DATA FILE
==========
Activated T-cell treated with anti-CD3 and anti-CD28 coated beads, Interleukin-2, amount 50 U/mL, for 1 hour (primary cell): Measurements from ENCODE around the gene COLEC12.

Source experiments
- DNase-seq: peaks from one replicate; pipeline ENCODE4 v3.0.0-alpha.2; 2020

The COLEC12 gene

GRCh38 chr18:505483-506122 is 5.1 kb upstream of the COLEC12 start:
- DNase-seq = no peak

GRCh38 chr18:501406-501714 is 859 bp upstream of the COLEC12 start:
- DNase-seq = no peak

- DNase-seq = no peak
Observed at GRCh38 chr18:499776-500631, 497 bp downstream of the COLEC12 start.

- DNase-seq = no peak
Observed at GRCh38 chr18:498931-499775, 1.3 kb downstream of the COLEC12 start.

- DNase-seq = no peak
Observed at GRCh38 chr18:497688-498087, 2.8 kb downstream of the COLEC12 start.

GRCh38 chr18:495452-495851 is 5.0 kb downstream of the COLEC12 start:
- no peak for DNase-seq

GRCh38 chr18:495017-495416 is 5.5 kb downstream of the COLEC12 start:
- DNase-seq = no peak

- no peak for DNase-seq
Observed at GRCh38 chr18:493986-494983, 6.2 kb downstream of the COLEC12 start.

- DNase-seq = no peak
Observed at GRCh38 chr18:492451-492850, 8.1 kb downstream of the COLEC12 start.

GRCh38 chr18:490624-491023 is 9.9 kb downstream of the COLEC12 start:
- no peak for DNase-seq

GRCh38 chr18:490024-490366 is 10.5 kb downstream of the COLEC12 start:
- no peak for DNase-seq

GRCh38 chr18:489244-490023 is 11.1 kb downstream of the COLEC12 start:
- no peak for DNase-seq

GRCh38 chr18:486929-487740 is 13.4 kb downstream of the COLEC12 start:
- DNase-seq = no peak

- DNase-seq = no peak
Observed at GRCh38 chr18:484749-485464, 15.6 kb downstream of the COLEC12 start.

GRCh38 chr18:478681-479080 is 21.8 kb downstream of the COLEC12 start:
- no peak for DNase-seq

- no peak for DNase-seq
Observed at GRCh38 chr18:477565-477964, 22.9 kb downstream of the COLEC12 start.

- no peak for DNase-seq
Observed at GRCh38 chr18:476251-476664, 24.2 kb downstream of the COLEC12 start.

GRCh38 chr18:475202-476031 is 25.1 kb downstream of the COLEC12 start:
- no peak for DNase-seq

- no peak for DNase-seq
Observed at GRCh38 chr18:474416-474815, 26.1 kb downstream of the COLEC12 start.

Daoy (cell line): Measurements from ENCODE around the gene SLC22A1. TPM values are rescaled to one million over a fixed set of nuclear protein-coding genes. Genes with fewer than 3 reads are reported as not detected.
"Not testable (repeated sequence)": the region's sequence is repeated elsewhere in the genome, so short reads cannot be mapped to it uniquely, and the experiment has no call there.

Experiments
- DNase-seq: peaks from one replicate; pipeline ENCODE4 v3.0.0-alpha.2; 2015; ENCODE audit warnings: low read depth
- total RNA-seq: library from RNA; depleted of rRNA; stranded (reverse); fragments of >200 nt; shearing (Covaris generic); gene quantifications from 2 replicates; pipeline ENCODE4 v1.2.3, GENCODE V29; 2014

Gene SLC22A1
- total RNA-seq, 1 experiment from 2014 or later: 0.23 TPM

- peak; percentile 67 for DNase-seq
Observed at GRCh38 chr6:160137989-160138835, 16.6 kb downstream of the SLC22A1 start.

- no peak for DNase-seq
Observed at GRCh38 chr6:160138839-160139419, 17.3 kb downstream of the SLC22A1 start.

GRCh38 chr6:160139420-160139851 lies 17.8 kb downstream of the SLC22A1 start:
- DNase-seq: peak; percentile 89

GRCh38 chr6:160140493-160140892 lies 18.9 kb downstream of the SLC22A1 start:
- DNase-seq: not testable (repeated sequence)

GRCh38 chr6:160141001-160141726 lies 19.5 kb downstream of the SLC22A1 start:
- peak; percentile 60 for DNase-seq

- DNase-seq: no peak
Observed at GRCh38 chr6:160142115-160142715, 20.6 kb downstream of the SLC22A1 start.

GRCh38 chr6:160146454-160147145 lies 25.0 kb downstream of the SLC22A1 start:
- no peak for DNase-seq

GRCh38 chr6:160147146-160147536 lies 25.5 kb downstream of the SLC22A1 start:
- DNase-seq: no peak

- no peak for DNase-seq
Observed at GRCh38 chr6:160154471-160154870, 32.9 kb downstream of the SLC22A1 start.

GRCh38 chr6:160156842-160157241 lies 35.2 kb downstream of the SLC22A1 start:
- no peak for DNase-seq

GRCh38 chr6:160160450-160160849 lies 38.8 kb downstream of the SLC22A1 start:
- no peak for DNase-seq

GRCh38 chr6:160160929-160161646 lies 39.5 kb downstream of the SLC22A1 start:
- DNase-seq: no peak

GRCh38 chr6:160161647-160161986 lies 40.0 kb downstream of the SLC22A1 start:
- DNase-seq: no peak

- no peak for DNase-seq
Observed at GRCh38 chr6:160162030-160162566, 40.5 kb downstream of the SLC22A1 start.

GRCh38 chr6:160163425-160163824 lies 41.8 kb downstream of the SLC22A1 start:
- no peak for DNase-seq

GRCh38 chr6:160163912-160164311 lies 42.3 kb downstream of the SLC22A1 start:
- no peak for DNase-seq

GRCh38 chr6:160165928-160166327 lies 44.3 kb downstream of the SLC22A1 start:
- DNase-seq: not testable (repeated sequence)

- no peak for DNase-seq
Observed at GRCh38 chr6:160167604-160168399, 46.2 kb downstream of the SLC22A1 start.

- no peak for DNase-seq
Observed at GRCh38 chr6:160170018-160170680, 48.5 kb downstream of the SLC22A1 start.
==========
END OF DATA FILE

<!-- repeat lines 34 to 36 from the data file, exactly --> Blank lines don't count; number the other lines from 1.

- no peak for DNase-seq

- no peak for DNase-seq
Observed at GRCh38 chr18:477565-477964, 22.9 kb downstream of the COLEC12 start.